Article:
Now, despite my most excellent taste in music, I’m no authority on jazz. I’m neither a jazz musician nor a jazz historian, and I don’t claim to have any special insight on what does or does not constitute jazz. So, what on earth was I thinking when I wrote that line?

I was thinking about my own journey that ultimately led to me co-founding a grassroots jazz festival, despite certain associations I had with the label that would seem to prohibit that very possibility. Let me explain.

As a kid, my parents were both jazz fans. They liked mostly old style jazz, which was popular in Ireland when they were young—big band swing, bebop, and dixieland jazz. My father loved Ella Fitzgerald, my mother Billie Holiday. They both loved Louis Armstrong. On Sunday afternoons when I was a pre-teen, we would drive out to the harbor town of Howth, on the north side of Dubin Bay, to an old hotel that hosted a weekly jazz jam. I loved going there each week. Until I reached a certain age, that is, and the thought of spending Sunday afternoons with my parents just seemed like the most uncool thing ever.

Skip ahead to my mid-twenties, when I moved to the Bay Area for graduate school. I had a boyfriend at one time who was a professor at another institution and about six years older than me. He was a huge jazz fan, but it was not the kind of jazz I had heard before, certainly not the old jazz I grew up listening to. I remember he would go to Yoshi’s, back when it used to be on Claremont Avenue, to see people whose music I knew nothing about, like Pat Metheny and Keith Jarrett. Although I was invited to go, I always declined. I viewed his obsession with jazz in much the same way I viewed his habit of wearing knit cardigans—something I tolerated because I found his “old-man” tendencies vaguely charming, albeit in a rather comedic way. I teased him incessantly about both his love of jazz and his cardigans.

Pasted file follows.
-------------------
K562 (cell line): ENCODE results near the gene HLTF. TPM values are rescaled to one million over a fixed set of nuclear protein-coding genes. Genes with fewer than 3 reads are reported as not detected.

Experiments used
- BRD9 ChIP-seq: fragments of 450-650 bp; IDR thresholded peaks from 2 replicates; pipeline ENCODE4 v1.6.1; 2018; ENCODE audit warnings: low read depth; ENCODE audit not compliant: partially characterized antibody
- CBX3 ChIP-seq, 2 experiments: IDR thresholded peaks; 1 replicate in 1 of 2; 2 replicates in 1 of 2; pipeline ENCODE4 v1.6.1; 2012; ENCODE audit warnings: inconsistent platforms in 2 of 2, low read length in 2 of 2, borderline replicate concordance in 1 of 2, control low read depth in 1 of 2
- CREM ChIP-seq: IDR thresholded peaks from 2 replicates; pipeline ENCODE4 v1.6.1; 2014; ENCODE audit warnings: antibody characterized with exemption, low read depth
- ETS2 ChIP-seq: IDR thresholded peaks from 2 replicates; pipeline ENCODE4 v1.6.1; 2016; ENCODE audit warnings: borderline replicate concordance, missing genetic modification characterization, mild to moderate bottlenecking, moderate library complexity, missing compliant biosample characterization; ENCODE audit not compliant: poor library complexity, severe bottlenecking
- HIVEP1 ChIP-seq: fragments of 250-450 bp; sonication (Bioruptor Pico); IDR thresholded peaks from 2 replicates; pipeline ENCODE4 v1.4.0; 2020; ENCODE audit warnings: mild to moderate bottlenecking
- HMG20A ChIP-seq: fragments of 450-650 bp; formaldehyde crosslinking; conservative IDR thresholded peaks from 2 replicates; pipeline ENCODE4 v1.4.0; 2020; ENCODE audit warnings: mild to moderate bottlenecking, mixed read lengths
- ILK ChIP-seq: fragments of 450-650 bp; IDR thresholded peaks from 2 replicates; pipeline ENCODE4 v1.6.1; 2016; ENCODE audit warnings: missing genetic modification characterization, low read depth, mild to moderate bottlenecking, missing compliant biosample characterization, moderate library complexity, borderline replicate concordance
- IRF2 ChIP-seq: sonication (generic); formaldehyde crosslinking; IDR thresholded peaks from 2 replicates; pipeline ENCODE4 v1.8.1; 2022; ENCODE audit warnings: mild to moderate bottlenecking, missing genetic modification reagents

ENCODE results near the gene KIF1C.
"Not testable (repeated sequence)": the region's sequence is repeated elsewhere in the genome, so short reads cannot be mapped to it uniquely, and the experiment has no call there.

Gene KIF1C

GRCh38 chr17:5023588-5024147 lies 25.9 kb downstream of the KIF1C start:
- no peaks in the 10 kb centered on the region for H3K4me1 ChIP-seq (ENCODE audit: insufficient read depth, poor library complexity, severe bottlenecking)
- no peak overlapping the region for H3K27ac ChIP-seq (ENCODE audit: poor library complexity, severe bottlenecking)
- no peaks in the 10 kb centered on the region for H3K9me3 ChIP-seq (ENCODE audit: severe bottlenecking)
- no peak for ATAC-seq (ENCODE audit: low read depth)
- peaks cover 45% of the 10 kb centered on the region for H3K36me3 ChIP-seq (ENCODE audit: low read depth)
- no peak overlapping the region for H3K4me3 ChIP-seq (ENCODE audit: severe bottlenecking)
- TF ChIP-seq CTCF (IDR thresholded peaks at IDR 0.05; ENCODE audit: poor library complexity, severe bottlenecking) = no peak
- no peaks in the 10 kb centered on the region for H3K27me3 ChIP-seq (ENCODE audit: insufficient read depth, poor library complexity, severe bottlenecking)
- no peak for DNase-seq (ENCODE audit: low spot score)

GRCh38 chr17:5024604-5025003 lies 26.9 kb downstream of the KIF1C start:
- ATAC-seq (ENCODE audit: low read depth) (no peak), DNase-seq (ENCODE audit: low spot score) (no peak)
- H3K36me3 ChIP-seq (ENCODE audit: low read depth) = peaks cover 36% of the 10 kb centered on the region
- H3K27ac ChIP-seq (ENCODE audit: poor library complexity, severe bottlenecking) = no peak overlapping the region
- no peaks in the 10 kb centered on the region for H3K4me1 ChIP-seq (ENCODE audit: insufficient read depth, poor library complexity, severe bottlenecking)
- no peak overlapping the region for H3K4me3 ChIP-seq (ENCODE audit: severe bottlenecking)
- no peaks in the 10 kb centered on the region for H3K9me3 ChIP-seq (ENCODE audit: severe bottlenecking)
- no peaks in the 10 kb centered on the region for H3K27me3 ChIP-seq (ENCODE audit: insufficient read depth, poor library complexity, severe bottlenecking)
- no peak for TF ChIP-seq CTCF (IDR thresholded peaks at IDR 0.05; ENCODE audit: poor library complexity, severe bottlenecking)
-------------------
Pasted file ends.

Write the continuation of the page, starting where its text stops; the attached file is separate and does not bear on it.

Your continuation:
It was probably not till about ten years later that I finally rediscovered jazz for myself. That was when I started to go out regularly to see live music played by local musicians in the Bay Area. The jazz I was hearing—from the straight-ahead to the more adventurous—really ignited my interest and made me realize that I did, indeed, love jazz. How could I not? But certain associations I had with the label made me so closed-minded, I had written off a lot of it as “boring” without ever actually listening to the music. What were those associations? In a nutshell, that jazz was for middle-class, old, white guys who liked to wear cardigans.

“So, you think you know jazz?” is a question directed at my former self just as much as it is directed at anybody else. I thought I knew jazz in my twenties and, as a result, I probably missed out on hearing some amazing music. Back then, I wouldn’t even consider attending a “jazz” concert, never mind a whole goddamn festival. And, I’m pretty sure, there are many others out there who are just like me.

But will our tagline do anything to entice those who are not already sold on the idea of jazz?